Like Hot Cross Buns at Easter, one of the things that make Christmas for me are mince pies. I love them. So when my mate Luke who co-runs clothing label Percival asked if I fancied making some for late night shopping evenings at their new pop up in Covent Garden, I was all over it like a cheap suit.
This recipe is a bit of a remix. Inspired by and finished like the mighty Eccles Cakes of St John, the filling is simpler than traditional mincemeat, but the spices, currants, muscavado sugar and rum pack a treacle-like punch, and instead of beef suet, or that horrible veg substitute, I use frozen, grated butter, so the veggies can chow too. I’d recommend making the filling a good couple of weeks before you make your pies. Over time the flavour gets better and better, and if you keep it cool it will last for ages.
This recipe will make 24 or more mincers. I make them in muffin trays with 6 x 3 dimples which gives them a meat pie like appearance after they’re baked.
For the pastry
480g Plain white (pastry) flour
25g Caster sugar
340g Unsalted butter, cold
110-140ml Cold water
For the filling
220g Muscavado sugar
10g Ground nutmeg
10 Ground allspice
100g Unsalted butter, grated from frozen
60ml Dark rum
Zest and juice of 1 medium orange
1 egg beaten with a pinch of salt
Coarse granulated brown sugar
Making the filling is a cinch. Put the currants, sugar, spices and rum into a bowl. Zest and then squeeze the juice of an orange into the mix (use a sieve to keep the pips out) and then give it a good stir. Take your butter out of the freezer, and using a course grater, shred around 100g of it into the bowl. It will clump together, so now get your hands in there and squeeze and mix everything together. Cover with clingfilm and set aside somewhere cool.
A few hours, or ideally the day before you’re going to make your pies, make the pastry as it needs to rest before you roll out and assemble. Weigh out and sift all your dry ingredients into the bowl or your mixer or food processor, and then cut up the cold butter into centimeter cubes and add to the dry. Mix on medium speed or pulse until you have a ‘mealy’ breadcrumby type consistency.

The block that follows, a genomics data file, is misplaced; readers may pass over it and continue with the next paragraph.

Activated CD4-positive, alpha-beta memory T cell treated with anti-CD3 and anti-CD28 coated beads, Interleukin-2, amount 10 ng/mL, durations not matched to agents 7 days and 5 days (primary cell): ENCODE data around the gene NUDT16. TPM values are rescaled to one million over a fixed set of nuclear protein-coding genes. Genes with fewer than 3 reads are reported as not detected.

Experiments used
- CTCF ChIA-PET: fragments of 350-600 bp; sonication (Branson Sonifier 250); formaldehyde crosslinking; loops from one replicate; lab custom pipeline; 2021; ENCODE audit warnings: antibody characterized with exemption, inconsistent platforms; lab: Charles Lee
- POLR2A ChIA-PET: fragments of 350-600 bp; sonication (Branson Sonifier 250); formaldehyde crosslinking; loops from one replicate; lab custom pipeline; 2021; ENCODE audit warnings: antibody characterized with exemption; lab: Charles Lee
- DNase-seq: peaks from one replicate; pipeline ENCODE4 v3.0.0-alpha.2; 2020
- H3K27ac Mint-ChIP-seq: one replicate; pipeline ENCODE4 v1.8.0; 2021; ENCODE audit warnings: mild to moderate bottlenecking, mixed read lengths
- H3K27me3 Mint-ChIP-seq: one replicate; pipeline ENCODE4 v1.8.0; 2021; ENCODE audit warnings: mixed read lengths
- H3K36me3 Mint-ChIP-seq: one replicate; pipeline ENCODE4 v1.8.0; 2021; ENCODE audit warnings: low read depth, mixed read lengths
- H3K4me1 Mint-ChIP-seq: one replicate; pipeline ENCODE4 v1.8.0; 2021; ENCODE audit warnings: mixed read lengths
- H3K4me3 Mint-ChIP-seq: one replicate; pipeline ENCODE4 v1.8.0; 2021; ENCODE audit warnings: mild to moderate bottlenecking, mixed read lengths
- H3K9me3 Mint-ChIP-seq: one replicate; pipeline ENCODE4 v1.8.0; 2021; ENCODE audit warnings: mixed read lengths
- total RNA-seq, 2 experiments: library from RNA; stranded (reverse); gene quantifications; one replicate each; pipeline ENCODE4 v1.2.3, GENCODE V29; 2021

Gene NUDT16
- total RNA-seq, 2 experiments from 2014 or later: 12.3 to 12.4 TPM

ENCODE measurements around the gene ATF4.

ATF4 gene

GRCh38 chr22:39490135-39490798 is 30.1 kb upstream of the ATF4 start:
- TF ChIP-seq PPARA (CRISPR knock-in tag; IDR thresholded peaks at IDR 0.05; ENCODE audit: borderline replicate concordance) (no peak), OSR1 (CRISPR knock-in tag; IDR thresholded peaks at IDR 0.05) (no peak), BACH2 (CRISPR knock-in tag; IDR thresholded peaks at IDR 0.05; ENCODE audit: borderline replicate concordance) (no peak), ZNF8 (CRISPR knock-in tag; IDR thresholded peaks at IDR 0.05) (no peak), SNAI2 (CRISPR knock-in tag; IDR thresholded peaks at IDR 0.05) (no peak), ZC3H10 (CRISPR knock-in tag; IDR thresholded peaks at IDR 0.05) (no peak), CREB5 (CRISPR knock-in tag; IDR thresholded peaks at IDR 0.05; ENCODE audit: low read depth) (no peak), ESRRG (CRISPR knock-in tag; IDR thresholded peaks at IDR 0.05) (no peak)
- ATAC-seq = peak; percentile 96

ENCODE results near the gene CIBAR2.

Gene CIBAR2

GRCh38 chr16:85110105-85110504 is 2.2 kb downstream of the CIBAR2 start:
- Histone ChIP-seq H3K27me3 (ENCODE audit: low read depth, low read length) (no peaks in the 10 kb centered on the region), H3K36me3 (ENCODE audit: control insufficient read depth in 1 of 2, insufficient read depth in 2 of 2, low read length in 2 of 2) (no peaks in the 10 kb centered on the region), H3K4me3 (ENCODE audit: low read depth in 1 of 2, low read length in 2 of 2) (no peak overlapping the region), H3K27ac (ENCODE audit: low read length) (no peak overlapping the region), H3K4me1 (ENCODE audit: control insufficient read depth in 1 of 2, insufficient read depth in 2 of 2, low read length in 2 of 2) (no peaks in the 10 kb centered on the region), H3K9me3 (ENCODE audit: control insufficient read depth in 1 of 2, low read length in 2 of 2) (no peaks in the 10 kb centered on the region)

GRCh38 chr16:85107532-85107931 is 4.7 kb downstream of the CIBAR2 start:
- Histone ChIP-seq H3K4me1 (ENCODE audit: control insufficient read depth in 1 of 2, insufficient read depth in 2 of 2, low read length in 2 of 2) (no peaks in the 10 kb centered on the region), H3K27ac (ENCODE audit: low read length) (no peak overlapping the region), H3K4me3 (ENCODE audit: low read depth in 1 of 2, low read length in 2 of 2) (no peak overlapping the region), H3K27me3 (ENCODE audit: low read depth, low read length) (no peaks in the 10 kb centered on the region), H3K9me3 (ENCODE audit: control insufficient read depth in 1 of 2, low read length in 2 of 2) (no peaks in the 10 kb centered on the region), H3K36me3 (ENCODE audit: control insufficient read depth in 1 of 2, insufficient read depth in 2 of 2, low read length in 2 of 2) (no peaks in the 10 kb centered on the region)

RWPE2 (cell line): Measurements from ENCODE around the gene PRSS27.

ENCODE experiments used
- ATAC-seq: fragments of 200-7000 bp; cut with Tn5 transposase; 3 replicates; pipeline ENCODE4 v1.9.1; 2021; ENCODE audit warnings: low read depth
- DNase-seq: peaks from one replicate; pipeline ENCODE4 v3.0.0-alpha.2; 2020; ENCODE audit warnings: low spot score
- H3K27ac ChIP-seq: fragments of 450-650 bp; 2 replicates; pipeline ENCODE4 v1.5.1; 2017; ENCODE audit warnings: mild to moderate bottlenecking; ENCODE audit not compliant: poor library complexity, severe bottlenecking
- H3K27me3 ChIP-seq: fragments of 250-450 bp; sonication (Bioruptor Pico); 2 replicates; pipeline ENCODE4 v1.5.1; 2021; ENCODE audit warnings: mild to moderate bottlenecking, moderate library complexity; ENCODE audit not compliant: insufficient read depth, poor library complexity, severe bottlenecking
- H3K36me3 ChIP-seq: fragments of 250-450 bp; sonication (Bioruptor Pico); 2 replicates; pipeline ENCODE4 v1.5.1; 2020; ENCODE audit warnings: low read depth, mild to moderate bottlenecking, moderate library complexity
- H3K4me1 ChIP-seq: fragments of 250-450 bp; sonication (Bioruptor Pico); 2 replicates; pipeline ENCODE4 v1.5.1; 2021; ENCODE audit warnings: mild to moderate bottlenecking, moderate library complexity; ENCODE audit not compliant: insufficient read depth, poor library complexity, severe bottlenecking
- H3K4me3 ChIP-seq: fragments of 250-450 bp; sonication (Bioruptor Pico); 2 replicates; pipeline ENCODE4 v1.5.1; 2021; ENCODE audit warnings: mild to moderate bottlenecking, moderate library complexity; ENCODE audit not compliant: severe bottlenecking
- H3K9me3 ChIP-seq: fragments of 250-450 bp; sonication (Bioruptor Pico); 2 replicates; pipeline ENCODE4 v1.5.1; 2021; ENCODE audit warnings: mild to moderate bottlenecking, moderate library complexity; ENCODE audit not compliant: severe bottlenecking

Turn your mixer back on and add around 100ml of your water. You want to add enough to bring the pastry together, but no too much so it’s wet. If it doesn’t look like it’s going to come together after a 15 seconds or so, add a bit more water until it does. Remove the pastry from the bowl and ‘pat’ together, and then wrap in clingfilm, and rest in the fridge until needed.
When you’re ready to make your pies, take your pastry out of the fridge and let it warm up a little, and then roll it out to a 3mm thickness on a lightly floured surface. Again, it’s good to let the pastry relax a bit before you cut it, so cover with some greaseproof paper and leave it somewhere cool for half an hour.
Next, taking a 90mm and a 70mm pastry cutter, cut out 24 bases and lids from your pastry. Press the bases into the dimples of whatever baking tray you’re using. There will be excess pastry crinkles, but just press these into the wall of the tin. When you’ve lined all the dimples, fill around 3/4 full with the currant mixture.
Moisten the rim of each of your smaller lids with a little water, and then press them down onto the top of each of the pies. The final step is to lightly egg wash the tops with a brush, give them the Eccles Cake trademark of three scores, and then sprinkle some coarsely granulated brown sugar over the top of each one.
Bake at 170c for around 30 minutes until the tops are a lovely deep golden brown, and remove the pies from the tray as soon as you can and place on a wire wrack to cool.
They are best eaten warm, either on their own, with a glass of whiskey, or indeed a good lump of mature cheddar.
Ho Ho Ho.